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Prom 8, Faust, BBCSO, Eötvös review - terrific orchestral showcase | reviews, news & interviews

Prom 8, Faust, BBCSO, Eötvös review - terrific orchestral showcase

Prom 8, Faust, BBCSO, Eötvös review - terrific orchestral showcase

Three classics and a novelty find the 'house orchestra' at its best under Hungarian master

Hungarian conductor and composer Peter Eötvös© Klaus Rudolph

By happenstance, this Prom was fully topical, with Debussy’s languorous Prélude à l’après-midi d’un faune fitting for one of the hottest days in London’s history, and the “Infernal Dance” from Stravinsky’s Firebird mirroring the infernal political dance taking place simultaneously in Downing Street.

The official connection between three of the four items was that they were introduced to British audiences by Henry Wood among the “Novelties” he threw at his audiences, between oodles of Beethoven and Brahms. In each case he spotted a winner, and last night they were presented in exemplary performances by the BBC Symphony Orchestra under Peter Eötvös.

There was one novelty for today’s audience, the UK premiere of Eötvös’s Alhambra, his third violin concerto, played by Isabelle Faust. It was an enjoyable piece, if not overtly lovable. Its textures were fascinating from moment to moment but it would need further listening to work out how it all hung together, beyond the fact divulged in the programme that the main melodic material is a cryptogram of the word “Alhambra”. The orchestration was varied, and Faust (pictured below by Felix Broede) matched her tone to what was going on around her: one moment blending a warm sound with the strings, next a brassy sound to play with the horn, then a metallic edge to a dialogue with the percussion.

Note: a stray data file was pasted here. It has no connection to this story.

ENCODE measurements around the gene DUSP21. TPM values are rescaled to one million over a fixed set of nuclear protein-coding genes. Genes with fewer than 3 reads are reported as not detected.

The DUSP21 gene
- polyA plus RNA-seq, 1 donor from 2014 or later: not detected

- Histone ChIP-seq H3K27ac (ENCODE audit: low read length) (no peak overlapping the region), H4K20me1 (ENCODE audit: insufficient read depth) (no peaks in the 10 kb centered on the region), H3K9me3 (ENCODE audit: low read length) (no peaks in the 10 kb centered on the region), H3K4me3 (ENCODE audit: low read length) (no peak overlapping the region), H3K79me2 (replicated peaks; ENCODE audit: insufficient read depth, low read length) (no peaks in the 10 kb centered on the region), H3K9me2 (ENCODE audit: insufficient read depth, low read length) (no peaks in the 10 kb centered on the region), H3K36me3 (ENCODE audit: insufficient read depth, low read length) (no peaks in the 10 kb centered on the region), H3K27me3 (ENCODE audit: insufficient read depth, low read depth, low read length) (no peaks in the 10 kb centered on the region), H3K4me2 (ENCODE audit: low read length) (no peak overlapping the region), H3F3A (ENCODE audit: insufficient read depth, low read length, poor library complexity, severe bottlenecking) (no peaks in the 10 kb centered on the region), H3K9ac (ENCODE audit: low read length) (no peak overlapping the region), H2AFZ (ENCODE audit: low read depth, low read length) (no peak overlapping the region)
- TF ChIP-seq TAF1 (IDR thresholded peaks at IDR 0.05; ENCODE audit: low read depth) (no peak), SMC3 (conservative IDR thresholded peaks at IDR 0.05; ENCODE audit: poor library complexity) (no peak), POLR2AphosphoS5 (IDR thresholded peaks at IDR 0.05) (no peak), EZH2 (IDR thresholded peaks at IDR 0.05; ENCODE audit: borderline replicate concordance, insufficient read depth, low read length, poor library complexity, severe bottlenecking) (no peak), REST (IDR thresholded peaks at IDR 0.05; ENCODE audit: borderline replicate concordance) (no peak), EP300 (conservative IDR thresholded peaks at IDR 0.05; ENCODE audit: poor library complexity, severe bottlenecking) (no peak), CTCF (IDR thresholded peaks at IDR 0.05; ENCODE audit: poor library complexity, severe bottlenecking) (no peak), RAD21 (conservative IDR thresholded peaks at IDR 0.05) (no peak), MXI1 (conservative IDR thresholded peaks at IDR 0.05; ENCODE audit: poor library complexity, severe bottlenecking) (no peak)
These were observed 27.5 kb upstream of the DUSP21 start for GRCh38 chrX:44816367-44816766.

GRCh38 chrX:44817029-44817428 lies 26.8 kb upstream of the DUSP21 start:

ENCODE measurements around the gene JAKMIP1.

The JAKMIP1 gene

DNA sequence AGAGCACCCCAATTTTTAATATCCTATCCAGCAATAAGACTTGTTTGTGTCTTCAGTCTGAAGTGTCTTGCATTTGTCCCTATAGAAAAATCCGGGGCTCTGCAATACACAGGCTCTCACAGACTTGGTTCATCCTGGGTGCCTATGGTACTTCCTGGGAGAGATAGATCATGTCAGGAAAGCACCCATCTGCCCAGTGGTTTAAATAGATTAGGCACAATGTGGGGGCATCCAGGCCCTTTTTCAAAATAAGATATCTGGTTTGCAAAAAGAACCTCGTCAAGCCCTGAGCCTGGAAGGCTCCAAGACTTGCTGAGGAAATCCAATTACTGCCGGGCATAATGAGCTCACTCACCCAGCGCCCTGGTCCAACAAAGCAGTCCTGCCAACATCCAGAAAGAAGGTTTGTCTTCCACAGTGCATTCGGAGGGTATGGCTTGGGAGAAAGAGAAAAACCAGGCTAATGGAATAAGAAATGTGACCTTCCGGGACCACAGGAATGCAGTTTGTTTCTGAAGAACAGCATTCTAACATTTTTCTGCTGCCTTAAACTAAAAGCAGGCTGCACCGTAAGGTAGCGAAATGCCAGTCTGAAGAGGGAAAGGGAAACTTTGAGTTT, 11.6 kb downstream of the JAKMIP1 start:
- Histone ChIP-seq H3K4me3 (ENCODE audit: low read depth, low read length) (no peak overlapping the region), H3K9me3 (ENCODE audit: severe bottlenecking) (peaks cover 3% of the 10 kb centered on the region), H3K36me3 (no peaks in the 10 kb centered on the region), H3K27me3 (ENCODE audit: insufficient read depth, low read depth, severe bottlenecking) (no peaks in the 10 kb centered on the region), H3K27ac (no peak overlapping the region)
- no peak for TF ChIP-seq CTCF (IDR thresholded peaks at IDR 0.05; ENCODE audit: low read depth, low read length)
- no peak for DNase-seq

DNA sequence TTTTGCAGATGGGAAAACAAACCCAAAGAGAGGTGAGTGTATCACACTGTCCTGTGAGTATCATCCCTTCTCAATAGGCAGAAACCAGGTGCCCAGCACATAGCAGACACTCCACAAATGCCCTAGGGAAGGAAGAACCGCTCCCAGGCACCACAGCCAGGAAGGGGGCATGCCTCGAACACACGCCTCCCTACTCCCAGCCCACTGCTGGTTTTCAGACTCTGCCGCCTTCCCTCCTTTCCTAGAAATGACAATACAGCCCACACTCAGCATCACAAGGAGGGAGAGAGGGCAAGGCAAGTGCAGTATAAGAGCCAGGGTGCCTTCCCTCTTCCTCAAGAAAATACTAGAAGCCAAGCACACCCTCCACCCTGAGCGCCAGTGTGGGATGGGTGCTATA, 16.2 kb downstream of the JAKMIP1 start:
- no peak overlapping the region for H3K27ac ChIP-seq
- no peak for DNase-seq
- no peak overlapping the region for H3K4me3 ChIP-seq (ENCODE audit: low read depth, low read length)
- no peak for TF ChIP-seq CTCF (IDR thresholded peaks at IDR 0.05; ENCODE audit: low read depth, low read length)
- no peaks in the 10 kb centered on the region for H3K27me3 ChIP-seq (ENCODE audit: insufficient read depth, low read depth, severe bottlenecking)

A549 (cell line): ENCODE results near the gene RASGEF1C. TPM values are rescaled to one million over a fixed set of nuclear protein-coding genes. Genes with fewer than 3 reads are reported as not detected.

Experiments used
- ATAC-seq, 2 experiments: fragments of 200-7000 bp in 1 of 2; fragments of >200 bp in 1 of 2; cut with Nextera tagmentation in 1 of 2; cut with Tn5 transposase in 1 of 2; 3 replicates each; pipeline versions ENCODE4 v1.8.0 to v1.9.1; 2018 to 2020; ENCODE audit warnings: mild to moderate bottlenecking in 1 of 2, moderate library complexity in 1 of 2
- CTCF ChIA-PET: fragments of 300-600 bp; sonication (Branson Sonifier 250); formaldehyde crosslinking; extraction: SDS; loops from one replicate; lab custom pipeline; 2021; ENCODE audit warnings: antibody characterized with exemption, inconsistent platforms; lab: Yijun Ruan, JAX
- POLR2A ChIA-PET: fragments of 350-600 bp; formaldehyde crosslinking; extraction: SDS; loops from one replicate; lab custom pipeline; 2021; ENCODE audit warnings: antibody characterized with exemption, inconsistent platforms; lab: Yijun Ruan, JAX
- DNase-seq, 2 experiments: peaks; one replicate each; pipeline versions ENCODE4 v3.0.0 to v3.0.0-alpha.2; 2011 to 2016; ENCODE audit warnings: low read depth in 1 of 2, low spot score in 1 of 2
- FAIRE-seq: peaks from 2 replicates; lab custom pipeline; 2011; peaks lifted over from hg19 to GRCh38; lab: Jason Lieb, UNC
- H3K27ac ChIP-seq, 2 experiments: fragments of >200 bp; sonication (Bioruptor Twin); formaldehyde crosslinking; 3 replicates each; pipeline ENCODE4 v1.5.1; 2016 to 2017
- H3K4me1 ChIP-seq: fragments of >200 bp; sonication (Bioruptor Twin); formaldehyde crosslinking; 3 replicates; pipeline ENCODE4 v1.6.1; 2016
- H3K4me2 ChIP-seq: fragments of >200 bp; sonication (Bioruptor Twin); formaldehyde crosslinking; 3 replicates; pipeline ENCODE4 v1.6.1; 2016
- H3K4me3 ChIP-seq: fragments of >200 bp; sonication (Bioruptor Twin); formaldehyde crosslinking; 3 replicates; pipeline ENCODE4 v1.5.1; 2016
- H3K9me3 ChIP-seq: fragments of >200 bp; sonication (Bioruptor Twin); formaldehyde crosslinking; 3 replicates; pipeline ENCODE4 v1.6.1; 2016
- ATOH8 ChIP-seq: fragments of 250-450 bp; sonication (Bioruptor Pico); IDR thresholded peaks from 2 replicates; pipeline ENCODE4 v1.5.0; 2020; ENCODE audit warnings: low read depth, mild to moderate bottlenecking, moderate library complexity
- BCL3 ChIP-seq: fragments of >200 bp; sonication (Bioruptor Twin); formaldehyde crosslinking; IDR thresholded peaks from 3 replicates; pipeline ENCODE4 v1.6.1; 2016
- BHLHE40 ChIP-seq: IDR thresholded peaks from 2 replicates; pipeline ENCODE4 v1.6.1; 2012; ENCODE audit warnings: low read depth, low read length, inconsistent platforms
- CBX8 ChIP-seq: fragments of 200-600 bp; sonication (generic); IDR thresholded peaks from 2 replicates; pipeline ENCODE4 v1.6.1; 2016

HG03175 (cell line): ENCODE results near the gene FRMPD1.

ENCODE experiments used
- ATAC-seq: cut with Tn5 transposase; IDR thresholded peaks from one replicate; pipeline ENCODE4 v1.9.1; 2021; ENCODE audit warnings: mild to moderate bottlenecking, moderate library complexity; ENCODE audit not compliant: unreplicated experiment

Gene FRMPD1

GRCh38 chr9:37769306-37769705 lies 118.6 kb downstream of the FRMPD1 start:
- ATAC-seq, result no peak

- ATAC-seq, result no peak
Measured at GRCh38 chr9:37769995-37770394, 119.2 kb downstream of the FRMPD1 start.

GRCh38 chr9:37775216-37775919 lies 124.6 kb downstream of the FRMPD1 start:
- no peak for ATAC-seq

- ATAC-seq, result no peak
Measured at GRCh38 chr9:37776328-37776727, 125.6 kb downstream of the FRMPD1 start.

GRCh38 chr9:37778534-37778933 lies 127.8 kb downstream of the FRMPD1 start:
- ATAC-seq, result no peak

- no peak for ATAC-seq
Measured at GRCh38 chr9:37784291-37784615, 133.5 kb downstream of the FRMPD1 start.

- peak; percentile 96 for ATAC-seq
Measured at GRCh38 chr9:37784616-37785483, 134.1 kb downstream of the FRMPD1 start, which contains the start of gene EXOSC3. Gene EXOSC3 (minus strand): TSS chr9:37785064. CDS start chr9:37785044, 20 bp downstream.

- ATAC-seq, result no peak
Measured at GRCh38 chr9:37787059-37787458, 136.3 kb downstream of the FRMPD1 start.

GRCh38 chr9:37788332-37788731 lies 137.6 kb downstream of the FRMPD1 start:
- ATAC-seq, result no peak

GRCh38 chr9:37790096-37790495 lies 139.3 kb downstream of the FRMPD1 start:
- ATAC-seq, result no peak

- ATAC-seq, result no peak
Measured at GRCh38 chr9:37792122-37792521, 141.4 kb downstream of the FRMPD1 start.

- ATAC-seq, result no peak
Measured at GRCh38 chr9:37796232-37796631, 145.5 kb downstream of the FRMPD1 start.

Violinist Isabelle FaustAlthough Eötvös belongs in the modernist tradition – he was assistant to Stockhausen and long-time conductor of Ensemble InterContemporain – Faust found an ebb and flow in the music that is often absent from modernist scores. In this she was aided by Eötvös’s conducting, which was fluid and sympathetic. The mandolin in the orchestra, often shadowing the solo violin, gave a distinctive colour to the orchestration, although Eötvös wasn’t afraid to dispense with the orchestra altogether in the long, fragile solos that bookended the piece.

The main highlight of the concert was the orchestral playing, in particular the superlative ensemble achieved in music that is not straightforward to keep together. Individuals also shone through: Daniel Pailthorpe's solo in the Prélude was unforced and unfussy and – at least where I was sitting – perfectly in balance when the orchestra joined him. Eötvös found lots of details in Debussy’s miraculous score – apparently received less than rapturously by the critics at its 1904 London debut.

Bartók’s Dance Suite is a slightly peculiar piece, feeling in places like an off-cut of The Miraculous Mandarin (composed contemporaneously) and a presage of the Concerto for Orchestra. It is shortwinded and episodic, but fortunately those episodes are mostly engaging and sometimes thrilling. In the Dance Suite Bartók combined his usual eastern European folk tunes with some from north Africa, finding similarities and affinities that were played up by fellow-Hungarian Eötvös. There was a cavalcade of melodies, sometimes heard as excellent woodwind solos (a nod here to clarinettist Richard Hosford) and sometimes as lopsided dances for the terrific strings. There is a life-force to Bartók’s music that I find irresistible, and it was here in generous measure.

The finale was Stravinsky’s Firebird Suite, which needs no introduction or special pleading: it is a masterpiece, and an orchestration textbook. The subterranean start was the only fallible moment of the whole evening, but for the most part the orchestra gleamed and glistened. The “Infernal Dance” sizzled in both high and low brass, Eötvös marshalling a swirling burlesque. But the most memorable moments were Felix Eberle’s enchanting bassoon melody in the “Berceuse” and Martin Owen’s pitch-perfect horn solo in the finale.

@bernardlhughes

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